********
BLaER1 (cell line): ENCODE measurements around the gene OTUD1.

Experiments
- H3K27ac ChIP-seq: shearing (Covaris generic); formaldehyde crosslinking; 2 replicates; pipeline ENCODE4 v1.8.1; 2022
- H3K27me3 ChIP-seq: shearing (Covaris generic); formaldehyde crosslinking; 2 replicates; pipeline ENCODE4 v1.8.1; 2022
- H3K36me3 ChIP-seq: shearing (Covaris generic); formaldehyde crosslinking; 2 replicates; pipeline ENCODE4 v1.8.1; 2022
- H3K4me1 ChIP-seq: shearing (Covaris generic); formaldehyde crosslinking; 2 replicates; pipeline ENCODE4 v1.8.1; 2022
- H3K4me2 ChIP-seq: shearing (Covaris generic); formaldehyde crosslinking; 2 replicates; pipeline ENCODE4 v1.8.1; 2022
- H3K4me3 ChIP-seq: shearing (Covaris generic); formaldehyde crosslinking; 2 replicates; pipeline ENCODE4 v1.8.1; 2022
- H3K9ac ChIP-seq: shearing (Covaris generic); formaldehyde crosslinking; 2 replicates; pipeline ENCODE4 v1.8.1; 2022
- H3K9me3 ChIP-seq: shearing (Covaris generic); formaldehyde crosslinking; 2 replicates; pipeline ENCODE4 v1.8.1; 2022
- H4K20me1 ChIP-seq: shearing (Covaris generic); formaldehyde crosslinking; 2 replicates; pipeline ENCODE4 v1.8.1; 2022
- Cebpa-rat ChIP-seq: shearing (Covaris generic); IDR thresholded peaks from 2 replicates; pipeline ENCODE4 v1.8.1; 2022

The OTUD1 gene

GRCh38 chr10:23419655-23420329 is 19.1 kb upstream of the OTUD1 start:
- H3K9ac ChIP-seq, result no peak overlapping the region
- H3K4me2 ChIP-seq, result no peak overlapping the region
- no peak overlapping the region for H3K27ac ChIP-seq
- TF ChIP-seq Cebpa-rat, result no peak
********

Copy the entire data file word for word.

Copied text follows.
BLaER1 (cell line): ENCODE measurements around the gene OTUD1.

Experiments
- H3K27ac ChIP-seq: shearing (Covaris generic); formaldehyde crosslinking; 2 replicates; pipeline ENCODE4 v1.8.1; 2022
- H3K27me3 ChIP-seq: shearing (Covaris generic); formaldehyde crosslinking; 2 replicates; pipeline ENCODE4 v1.8.1; 2022
- H3K36me3 ChIP-seq: shearing (Covaris generic); formaldehyde crosslinking; 2 replicates; pipeline ENCODE4 v1.8.1; 2022
- H3K4me1 ChIP-seq: shearing (Covaris generic); formaldehyde crosslinking; 2 replicates; pipeline ENCODE4 v1.8.1; 2022
- H3K4me2 ChIP-seq: shearing (Covaris generic); formaldehyde crosslinking; 2 replicates; pipeline ENCODE4 v1.8.1; 2022
- H3K4me3 ChIP-seq: shearing (Covaris generic); formaldehyde crosslinking; 2 replicates; pipeline ENCODE4 v1.8.1; 2022
- H3K9ac ChIP-seq: shearing (Covaris generic); formaldehyde crosslinking; 2 replicates; pipeline ENCODE4 v1.8.1; 2022
- H3K9me3 ChIP-seq: shearing (Covaris generic); formaldehyde crosslinking; 2 replicates; pipeline ENCODE4 v1.8.1; 2022
- H4K20me1 ChIP-seq: shearing (Covaris generic); formaldehyde crosslinking; 2 replicates; pipeline ENCODE4 v1.8.1; 2022
- Cebpa-rat ChIP-seq: shearing (Covaris generic); IDR thresholded peaks from 2 replicates; pipeline ENCODE4 v1.8.1; 2022

The OTUD1 gene

GRCh38 chr10:23419655-23420329 is 19.1 kb upstream of the OTUD1 start:
- H3K9ac ChIP-seq, result no peak overlapping the region
- H3K4me2 ChIP-seq, result no peak overlapping the region
- no peak overlapping the region for H3K27ac ChIP-seq
- TF ChIP-seq Cebpa-rat, result no peak